TABLE 2______________________________________10X magnification version Radius of AxialSurface Curvature Separation Refractive V-valueNumber (mm) (mm) Index (constringence)______________________________________81 105.820.sup.(A) 9.72 1.49176 57.4582 -219.202 105.00 AIR83 107.666 10.00 1.67269 32.2184 -39.190 3.00 1.71300 53.8385 -471.032.sup.(B) (-)3.00 1.71300 53.8386 -39.190 (-)10.00 1.67269 32.2187 107.666 (-)108.00 AIR88 73.975 (-)5.00 1.72824 28.4189 99.256.sup.(B) 5.00 1.72824 28.4190 73.975 108.00 AIR91 107.666 10.00 1.67269 32.2192 -39.190 3.00 1.71300 53.8393 -471.032 3.00 1.51680 64.1794 20.627 80.00 AIR95 56.398.sup.(A) 16.00 1.49176 57.4596 -117.855 0. 25 AIR97 56.398.sup.(A) 16.00 1.49176 57.4598 -117.855 0.25 AIR99 37.638 12.00 1.49176 57.45100 350.631______________________________________.sup.(A) Aspheric surfacesSurface No 81 Conic -2.24327 A6 -2.022 × 10-11Surface No 95 Conic -6.24301Surface No 97 Conic -6.24301.sup.(B) Reflective surfaces
This design provides a magnification of ×10 with a horizontal field of view up to 8°, equivalent to 80° in the image. The eye relief for the dimensions given is about 26 mm. The Z-fold angles are approximately 14° and 7°.
Embodiments of the invention can provide a high quality viewing instrument with greater ease and comfort of use.
In this specification and the appended claims an erecting mirror is one of a pair of mirrors, the second of which projects an image which is inverted with respect to the image received by the pair of mirrors. Normally each of the mirrors would have optical power effectively in the same manner as a concave mirror.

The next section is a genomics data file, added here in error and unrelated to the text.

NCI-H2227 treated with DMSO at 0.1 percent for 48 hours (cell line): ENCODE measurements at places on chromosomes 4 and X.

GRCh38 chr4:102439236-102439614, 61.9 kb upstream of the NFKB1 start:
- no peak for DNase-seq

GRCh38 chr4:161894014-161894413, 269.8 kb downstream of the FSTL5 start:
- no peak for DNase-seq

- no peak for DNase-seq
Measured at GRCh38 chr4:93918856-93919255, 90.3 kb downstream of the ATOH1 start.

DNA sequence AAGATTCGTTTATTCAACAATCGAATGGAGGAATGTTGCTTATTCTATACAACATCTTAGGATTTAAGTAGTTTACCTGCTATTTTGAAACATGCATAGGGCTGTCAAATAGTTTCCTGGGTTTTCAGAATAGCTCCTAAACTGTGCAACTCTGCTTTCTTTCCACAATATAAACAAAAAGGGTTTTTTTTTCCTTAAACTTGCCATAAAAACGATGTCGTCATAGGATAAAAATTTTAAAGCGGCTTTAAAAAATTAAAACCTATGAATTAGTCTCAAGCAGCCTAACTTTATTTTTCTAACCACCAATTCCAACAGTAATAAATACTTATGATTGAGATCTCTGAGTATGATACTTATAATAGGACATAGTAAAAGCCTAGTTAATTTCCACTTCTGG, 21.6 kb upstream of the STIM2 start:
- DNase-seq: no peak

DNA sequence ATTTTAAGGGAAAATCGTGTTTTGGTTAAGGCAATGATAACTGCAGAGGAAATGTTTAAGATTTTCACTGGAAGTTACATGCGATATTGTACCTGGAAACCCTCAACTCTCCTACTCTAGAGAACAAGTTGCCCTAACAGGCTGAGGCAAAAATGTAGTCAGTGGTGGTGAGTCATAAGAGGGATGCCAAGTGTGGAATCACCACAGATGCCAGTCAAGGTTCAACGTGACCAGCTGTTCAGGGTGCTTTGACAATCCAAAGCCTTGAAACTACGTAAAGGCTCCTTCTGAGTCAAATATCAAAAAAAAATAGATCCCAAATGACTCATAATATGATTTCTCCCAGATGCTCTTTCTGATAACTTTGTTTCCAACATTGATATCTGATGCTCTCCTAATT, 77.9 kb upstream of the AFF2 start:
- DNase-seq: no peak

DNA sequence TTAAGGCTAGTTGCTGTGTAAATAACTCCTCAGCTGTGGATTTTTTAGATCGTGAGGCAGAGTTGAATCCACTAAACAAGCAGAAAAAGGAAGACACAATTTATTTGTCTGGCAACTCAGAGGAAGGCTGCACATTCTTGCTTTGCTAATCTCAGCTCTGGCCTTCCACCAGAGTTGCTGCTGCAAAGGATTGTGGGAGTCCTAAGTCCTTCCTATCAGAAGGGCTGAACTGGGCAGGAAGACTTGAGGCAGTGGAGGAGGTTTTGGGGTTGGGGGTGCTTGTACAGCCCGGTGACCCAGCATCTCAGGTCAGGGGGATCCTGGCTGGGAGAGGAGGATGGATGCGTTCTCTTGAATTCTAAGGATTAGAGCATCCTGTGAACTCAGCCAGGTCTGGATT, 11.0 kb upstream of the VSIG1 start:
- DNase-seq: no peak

While in the above description, the full available horizontal and vertical apertures and fields with be used, it would be possible to cut these down from the inherent apertures and fields available to give circular or other apertures and fields.
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|U.S. Classification||359/731, 359/366, 359/728, 359/364, 359/729, 359/407|
|International Classification||G02B13/18, G02B23/02, G02B17/08, G02B17/00|
|Cooperative Classification||G02B17/0812, G02B23/02|
|European Classification||G02B17/08A2, G02B23/02|
|Mar 26, 1993||AS||Assignment|
Owner name: OPTICS AND VISION LIMITED, GREAT BRITAIN
Free format text: ASSIGNMENT OF ASSIGNORS INTEREST;ASSIGNOR:FREEMAN, MICHAEL H.;REEL/FRAME:006564/0795
Effective date: 19930215
|Jan 29, 2001||FPAY||Fee payment|
Year of fee payment: 4
|Jan 18, 2005||FPAY||Fee payment|
Year of fee payment: 8
|Feb 2, 2009||REMI||Maintenance fee reminder mailed|
|Jul 29, 2009||LAPS||Lapse for failure to pay maintenance fees|
|Sep 15, 2009||FP||Expired due to failure to pay maintenance fee|
Effective date: 20090729